Defendant's trial commenced on January 12, 1987. A jury panel of 24 prospective jurors was assembled. Of this panel, three were black. Pursuant to Neb.Rev.Stat. ยง 29-2005 (Reissue 1985), the attorney prosecuting on behalf of the State is entitled to a peremptory challenge of six jurors when the offense is punishable by imprisonment for a term exceeding 18 months and less than life. Following voir dire, the prosecutor used three of his six peremptory challenges to exclude the three black jurors.

Defendant's attorney then moved for a mistrial, outside the presence of the jury, stating, "Your Honor, at this time I'd make a motion for a mistrial based on the recent Supreme Court case dealing with the exclusion of black jurors without articulated reasons why certain black jurors were excluded."

The trial judge called upon the State to "articulate on the record what the reasons were for the exercise of the challenges with respect to [the three excluded black jurors]."

With respect, Your Honor, to ... juror # 16, the State felt because she was unemployed, because she was single, because she lived at 3725 Franklin, that she would not have the ties to the community that would show the stability that The State would be hoping to have in a juror of this kind; and she was struck for that reason together with juror # 2, who happens to be a white male. With respect to juror # 4, [the juror] in my opinion, I believe, is the mother or related to possibly a defendant ... who, I believe, was prosecuted by our office. And while I did ask each and every juror if they had been associated with our office, she didn't indicate any knowledge or anything along those lines because possibly of embarrassment or at least in my own mind because of that, because she lived in the general area of North 41st Street. Those are the reasons I struck [the juror]. And finally, [the juror], who was the third black, is married to a Douglas County Social Services individual. Because of that and his general locale on Belvedere Boulevard, I feel that it's in our best interests to leave him out. Those are the three reasons why those three individuals were in fact struck.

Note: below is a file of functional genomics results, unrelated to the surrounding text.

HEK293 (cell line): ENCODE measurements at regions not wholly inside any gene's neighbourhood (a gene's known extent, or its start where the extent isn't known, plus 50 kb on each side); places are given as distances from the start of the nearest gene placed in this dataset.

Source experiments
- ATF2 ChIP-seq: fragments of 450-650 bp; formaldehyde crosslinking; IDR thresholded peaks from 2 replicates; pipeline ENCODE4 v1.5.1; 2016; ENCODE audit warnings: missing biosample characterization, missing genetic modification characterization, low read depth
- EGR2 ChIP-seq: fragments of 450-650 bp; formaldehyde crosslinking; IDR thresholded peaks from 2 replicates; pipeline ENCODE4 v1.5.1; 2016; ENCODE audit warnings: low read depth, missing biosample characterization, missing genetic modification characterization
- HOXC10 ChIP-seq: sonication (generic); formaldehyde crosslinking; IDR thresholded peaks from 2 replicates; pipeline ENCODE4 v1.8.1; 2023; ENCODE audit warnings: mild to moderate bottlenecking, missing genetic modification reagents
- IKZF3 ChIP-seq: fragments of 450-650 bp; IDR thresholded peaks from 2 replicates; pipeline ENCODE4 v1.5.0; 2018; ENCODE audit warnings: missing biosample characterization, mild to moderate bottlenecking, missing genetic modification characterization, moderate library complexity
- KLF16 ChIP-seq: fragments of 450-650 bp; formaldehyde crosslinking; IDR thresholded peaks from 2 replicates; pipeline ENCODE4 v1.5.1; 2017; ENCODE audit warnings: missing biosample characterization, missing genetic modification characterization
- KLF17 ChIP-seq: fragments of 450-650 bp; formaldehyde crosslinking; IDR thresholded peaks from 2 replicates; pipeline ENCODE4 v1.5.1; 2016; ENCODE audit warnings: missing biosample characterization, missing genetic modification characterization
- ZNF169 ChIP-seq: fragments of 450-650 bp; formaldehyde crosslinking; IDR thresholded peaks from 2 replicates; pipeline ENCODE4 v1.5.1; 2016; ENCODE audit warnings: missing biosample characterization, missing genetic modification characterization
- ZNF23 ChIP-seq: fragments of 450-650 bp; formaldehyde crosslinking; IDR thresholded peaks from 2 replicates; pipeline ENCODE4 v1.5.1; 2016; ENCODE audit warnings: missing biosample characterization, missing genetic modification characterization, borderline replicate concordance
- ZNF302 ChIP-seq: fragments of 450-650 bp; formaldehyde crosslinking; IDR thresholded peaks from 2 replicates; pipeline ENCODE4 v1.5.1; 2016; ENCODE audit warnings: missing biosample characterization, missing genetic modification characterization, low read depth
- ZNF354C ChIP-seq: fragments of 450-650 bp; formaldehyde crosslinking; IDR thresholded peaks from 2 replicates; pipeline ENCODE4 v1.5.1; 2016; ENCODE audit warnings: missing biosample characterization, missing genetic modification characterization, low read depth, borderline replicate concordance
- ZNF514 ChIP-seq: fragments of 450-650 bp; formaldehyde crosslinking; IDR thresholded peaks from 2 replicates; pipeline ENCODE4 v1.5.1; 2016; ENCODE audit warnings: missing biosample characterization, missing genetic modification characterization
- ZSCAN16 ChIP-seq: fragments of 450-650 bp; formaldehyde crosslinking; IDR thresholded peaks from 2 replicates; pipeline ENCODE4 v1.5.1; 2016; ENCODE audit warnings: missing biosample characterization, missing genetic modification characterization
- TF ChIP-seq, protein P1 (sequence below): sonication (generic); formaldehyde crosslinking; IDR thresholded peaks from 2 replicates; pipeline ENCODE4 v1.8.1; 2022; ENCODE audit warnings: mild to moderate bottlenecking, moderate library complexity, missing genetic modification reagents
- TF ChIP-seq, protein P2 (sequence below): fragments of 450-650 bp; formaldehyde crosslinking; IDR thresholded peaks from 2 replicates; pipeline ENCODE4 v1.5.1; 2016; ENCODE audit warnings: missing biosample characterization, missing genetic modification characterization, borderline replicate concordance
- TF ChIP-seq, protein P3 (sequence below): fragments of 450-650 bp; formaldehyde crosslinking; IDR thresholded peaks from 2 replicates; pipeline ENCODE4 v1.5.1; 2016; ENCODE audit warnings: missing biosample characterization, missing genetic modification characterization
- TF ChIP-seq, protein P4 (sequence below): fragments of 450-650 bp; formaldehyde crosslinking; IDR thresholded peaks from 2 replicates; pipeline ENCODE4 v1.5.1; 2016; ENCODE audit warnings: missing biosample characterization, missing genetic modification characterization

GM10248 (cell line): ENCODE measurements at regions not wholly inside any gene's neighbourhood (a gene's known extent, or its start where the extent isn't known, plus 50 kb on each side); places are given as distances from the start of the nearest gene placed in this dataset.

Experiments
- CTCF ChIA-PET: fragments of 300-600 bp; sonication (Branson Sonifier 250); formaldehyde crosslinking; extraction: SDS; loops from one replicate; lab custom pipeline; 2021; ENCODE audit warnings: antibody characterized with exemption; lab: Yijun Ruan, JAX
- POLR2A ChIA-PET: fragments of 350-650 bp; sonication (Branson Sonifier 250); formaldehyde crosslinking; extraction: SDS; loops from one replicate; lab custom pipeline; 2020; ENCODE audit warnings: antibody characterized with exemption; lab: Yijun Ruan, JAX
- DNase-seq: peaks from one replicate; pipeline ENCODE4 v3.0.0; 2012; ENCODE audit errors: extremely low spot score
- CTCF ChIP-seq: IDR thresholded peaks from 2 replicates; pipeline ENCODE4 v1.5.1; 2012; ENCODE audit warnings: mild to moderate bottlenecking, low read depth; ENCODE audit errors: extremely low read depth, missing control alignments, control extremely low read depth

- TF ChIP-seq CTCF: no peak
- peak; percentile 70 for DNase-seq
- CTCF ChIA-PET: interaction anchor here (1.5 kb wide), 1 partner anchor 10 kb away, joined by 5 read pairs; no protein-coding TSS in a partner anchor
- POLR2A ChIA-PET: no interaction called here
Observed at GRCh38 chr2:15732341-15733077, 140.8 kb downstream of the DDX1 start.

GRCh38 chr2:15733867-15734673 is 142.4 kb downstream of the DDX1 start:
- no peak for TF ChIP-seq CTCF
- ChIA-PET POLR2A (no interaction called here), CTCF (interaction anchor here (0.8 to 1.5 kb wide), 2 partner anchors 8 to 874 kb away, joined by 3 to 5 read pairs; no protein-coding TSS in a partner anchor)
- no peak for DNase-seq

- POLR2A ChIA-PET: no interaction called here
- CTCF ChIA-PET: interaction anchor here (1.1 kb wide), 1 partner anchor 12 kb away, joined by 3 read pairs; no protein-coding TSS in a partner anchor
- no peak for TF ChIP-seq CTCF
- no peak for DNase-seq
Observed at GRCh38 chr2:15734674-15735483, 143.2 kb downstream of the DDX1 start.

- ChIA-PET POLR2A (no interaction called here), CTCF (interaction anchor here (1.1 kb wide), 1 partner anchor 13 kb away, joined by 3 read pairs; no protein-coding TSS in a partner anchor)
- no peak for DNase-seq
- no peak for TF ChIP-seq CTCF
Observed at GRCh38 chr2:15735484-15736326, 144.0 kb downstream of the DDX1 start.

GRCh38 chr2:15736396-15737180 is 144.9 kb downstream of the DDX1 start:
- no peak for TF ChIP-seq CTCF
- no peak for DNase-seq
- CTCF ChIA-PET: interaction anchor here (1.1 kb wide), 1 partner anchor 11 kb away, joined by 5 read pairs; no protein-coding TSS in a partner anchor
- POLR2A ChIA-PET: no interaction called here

Defendant's sole assignment of error is that the trial court erred in overruling defendant's motion for a mistrial after the prosecutor struck all the black prospective jurors from the jury panel.

In April of 1986, the U.S. Supreme Court in Batson v. Kentucky, 476 U.S. 79, 106 S. Ct. 1712, 90 L. Ed. 2d 69 (1986), held that a state criminal defendant could establish a prima facie case of racial discrimination violative of the 14th amendment based on the prosecution's use of peremptory challenges to strike members of the defendant's race from the jury panel. Once the defendant made a prima facie showing of racial discrimination, the burden shifted to the prosecution to come forward with a neutral explanation for those challenges.